My kids started soccer practice this week.  It has been interesting in so many ways.  I have been reminded to be thankful that I have the opportunity to homeschool.  One mom explained to me that two parents have to work today unless one parent makes an insane amount of money.  I could tell how much she loves her kids and cherishes her time with them.  

I watched another set of parents juggle their kids and split duties as they adjust to changes in their family.  I saw this last year, too, when two parents had separated and had to juggle work and their kids' practices.  

I walk around and meet all the parents.  I ask lots of questions and get to know them.  Last year, I was the new parent to soccer.  My older daughter's team had all played together for several years and then my middle daughter's team was over half returning kids who knew each other.  This year my daughters' team is half returning, half new.  My son's team is almost entirely new.  

Last night one of the few returning kids came for the first time to practice and started messing with my son.  I called my son on his behavior and we talked.  I came home and realized how thankful I am to be homeschooling my son.  I've always been thankful that my girls were homeschooled for their first school years because they didn't get picked on for being small and bullied.  Now they are older and stronger...and able to stand up for themselves without being scarred by the other kids.  Last night I realized that my son has growing to do before he will be strong enough to stand consistently against peer pressure and behave when the kids around him aren't.  

This week what Walt Wangerin Jr. said about kids has been ever present on my mind--that as parents we are to protect our children and prepare them for the future.  Part of preparing them is helping them learn how to act and behave and cope with all the different social situations they will face in life.  Some of those situations will be knowing how to deal with bullies.  Other situations will involve knowing how to tackle the pain of life and the sin they will encounter.

I think that we as adults can struggle with processing the pain as much as our kids do.  How do we think about and understand death?  Natural disasters?  Satan?  Divorce?  Adultery? But beyond that, how do we talk with our children about these things and explain to them why things happen?  I talk with my husband and friends.  I pray and read the Bible.  These topics are tough to tackle.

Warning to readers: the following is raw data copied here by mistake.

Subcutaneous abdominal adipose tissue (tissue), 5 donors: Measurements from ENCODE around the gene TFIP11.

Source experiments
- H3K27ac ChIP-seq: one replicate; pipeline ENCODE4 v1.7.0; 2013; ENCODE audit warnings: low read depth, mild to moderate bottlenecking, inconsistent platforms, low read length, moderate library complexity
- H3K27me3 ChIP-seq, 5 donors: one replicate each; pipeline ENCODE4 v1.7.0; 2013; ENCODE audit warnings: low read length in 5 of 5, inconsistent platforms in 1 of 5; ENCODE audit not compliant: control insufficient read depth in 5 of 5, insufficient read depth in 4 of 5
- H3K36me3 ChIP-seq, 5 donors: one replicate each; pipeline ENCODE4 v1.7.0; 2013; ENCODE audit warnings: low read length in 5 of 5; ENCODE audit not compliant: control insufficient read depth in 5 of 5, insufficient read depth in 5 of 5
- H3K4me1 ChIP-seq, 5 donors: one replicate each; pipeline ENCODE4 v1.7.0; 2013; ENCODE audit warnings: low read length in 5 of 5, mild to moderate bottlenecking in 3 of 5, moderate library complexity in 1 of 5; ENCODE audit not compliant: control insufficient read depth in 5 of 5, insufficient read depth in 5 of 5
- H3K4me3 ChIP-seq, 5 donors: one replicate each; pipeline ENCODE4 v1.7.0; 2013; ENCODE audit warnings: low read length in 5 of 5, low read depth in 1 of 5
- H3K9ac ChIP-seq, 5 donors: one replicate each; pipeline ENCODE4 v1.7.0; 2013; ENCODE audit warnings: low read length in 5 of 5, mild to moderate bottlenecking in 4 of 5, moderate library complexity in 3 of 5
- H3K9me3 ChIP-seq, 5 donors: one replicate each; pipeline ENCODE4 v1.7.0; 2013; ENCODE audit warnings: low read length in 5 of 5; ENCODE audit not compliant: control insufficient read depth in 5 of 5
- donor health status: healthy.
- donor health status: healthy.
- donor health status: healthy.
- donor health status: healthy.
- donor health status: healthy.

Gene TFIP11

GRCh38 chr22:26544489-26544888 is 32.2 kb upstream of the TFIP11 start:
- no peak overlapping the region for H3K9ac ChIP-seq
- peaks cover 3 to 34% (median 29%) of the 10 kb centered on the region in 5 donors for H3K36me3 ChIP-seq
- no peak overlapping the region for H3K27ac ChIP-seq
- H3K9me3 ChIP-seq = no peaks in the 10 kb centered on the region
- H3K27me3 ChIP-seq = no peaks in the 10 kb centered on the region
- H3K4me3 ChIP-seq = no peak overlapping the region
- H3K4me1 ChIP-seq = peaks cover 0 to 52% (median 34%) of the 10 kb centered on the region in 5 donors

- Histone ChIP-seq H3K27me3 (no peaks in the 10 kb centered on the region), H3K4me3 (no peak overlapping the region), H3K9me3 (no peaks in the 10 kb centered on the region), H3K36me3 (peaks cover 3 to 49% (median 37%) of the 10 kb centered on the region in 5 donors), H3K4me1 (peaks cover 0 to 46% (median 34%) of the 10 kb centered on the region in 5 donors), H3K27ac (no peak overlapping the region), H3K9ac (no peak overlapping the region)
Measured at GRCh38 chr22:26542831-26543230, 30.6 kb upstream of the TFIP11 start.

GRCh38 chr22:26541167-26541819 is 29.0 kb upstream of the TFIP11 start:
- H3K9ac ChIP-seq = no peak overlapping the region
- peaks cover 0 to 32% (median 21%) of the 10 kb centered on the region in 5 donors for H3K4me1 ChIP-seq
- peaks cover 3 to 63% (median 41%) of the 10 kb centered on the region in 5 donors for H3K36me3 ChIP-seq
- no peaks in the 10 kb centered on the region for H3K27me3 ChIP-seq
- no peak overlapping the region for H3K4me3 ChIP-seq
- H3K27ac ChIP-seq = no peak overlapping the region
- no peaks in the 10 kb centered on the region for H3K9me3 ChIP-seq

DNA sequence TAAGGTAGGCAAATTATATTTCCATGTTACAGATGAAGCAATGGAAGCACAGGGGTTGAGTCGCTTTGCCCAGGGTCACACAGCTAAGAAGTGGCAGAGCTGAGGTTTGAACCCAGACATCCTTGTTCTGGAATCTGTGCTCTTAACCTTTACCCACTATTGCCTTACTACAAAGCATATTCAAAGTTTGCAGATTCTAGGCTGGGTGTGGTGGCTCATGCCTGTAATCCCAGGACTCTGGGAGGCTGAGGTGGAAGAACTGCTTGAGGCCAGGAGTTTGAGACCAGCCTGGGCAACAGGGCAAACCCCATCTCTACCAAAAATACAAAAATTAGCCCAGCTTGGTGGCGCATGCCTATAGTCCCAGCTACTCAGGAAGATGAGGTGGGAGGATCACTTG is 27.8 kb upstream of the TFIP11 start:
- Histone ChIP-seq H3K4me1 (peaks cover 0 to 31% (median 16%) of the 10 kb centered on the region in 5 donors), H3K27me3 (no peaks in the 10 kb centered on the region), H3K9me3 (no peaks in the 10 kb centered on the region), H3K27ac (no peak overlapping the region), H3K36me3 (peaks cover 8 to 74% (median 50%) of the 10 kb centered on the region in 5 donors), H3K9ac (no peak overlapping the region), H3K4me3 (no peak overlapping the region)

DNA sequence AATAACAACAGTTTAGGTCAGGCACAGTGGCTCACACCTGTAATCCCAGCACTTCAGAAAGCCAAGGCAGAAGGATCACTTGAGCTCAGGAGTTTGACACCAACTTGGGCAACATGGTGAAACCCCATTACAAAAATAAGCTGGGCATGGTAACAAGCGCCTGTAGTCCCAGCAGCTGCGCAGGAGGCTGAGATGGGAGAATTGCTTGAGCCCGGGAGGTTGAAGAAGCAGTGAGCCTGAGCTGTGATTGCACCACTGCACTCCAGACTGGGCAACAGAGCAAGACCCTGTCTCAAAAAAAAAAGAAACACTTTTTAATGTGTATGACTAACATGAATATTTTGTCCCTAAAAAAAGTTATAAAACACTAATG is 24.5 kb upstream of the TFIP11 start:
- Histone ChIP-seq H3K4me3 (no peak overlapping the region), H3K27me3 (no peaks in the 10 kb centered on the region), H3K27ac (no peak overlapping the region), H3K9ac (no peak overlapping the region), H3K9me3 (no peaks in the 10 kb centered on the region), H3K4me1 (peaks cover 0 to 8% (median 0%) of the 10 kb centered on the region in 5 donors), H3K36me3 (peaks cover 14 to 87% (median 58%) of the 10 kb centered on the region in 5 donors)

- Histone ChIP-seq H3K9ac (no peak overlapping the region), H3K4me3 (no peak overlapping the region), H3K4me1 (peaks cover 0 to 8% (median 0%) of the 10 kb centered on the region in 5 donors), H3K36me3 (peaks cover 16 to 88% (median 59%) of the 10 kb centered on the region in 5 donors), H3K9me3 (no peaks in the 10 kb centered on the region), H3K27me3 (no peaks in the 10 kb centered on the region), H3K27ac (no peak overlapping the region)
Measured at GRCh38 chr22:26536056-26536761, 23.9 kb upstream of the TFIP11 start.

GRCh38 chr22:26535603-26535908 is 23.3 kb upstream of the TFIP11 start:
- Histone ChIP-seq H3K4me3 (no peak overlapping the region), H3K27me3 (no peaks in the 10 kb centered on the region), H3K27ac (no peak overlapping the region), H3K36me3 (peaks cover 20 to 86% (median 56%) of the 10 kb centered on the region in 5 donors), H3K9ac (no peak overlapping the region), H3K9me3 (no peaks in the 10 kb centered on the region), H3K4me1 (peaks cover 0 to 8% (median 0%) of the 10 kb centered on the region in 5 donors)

I did come across a book recently that was sent to me for review that tackles a few of these questions.  The book is titled Answering Your Kids' Toughest Questions: Helping Them Understand Loss, Sin, Tragedies, and Other
Hard Topics
by Elyse Fitzpatrick and Jessica Thompson (Elyse's daughter).  This book tackles the questions I mention in the previous chapter.  This book is not a how to filled with scripts of what to say to your children.  It includes short essays or paragraphs on the topics so that parents can have ideas of verses to share from the Word and ideas of how and what to explain.

My children learned what divorce was a few years ago, but I didn't explain to them the "why" at the time.  This past spring I explained to them the "why" when the parents of a friend of theirs got divorced.  They're older now and we felt they needed to know.  I did explain that divorce comes because of sin--either on one person's part or both in the marriage.  

I read what this book said on several topics.  On the topic of homosexuality, the authors break it down between preschool, ages 5-10 and 11 and up.  I appreciated what the authors said for the oldest and youngest groups, but felt a little different about the 5-10 group.  The authors didn't explicitly say it is a sin and honestly, this is the age when kids are in school and they are being told today that it is right and even good by our culture and their school lessons.  My husband pointed out to me that it's important to us the word sin so that our kids understand what's a sin.